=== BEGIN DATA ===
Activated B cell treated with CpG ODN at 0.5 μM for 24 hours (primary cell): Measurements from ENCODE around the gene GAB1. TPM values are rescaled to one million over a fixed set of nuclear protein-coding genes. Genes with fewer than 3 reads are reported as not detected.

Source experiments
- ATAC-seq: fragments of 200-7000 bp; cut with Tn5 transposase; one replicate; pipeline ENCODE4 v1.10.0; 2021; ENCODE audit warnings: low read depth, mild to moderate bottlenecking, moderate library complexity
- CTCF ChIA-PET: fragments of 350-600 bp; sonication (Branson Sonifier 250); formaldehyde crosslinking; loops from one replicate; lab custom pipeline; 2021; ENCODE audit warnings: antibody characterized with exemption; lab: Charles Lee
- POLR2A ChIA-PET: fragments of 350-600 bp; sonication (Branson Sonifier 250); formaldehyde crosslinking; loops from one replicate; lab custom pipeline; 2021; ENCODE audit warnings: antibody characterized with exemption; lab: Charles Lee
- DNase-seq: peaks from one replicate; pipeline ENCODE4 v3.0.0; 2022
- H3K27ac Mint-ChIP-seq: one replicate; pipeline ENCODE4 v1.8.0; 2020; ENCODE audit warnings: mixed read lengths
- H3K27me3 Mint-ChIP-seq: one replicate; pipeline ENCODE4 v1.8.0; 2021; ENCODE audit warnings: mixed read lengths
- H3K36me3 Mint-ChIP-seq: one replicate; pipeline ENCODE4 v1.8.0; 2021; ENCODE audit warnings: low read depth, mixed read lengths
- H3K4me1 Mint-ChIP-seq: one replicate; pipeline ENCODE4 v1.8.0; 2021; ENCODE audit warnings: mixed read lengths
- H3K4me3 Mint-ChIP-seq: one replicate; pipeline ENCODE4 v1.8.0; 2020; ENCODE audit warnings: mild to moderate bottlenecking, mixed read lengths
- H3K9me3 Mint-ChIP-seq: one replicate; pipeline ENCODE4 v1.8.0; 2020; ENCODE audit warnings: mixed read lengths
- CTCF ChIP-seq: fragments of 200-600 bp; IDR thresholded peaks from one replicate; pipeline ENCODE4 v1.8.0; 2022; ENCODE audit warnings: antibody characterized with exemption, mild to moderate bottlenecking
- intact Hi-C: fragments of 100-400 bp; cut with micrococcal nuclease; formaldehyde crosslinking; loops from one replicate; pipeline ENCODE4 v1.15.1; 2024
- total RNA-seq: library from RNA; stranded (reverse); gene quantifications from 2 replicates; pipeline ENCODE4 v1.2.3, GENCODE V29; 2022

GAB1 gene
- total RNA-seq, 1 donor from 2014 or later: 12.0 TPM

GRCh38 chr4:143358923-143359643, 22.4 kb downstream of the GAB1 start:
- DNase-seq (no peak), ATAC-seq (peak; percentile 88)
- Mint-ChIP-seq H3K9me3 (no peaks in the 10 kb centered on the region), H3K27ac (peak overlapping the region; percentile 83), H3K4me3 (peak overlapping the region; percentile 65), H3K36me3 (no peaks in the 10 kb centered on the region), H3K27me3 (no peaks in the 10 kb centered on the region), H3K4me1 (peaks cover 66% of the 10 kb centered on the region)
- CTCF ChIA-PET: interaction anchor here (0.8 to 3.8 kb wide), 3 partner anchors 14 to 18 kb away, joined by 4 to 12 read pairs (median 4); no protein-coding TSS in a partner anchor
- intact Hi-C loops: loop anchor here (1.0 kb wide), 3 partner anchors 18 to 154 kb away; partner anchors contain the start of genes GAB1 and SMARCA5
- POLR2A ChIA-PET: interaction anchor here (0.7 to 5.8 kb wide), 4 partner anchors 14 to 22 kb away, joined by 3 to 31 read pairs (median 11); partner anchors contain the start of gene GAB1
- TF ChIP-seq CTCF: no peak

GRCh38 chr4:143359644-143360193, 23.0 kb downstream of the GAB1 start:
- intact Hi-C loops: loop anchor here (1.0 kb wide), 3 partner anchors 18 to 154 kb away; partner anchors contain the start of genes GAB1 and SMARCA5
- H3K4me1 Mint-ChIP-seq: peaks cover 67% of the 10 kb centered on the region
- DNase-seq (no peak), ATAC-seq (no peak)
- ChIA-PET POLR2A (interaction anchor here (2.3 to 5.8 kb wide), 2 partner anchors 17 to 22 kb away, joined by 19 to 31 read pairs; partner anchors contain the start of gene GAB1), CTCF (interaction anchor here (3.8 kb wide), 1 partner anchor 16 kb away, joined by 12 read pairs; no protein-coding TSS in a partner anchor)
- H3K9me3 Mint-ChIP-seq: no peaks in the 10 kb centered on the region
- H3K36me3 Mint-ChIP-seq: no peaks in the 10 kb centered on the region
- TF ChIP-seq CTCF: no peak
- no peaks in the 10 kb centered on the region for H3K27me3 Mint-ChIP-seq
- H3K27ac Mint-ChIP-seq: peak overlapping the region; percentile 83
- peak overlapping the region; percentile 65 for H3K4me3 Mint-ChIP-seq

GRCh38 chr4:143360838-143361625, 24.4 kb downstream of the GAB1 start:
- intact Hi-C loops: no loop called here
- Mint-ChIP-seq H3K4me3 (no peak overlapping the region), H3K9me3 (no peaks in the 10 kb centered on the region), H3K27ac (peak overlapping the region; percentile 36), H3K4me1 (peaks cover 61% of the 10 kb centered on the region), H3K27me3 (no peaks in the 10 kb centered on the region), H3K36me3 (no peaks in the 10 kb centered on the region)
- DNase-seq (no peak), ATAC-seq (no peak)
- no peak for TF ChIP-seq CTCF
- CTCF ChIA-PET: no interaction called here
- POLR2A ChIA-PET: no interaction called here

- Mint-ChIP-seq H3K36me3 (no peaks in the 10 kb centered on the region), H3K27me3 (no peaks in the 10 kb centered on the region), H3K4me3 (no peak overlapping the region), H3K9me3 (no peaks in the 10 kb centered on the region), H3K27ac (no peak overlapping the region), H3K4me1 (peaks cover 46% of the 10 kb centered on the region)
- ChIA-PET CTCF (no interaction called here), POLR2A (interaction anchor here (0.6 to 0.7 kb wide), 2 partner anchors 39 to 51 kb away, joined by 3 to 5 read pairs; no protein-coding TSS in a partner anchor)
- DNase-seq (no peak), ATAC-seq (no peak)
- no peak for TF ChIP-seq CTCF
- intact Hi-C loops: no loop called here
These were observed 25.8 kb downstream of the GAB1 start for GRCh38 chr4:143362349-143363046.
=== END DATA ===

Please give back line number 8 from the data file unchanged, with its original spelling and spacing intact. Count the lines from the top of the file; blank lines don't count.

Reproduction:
- H3K27me3 Mint-ChIP-seq: one replicate; pipeline ENCODE4 v1.8.0; 2021; ENCODE audit warnings: mixed read lengths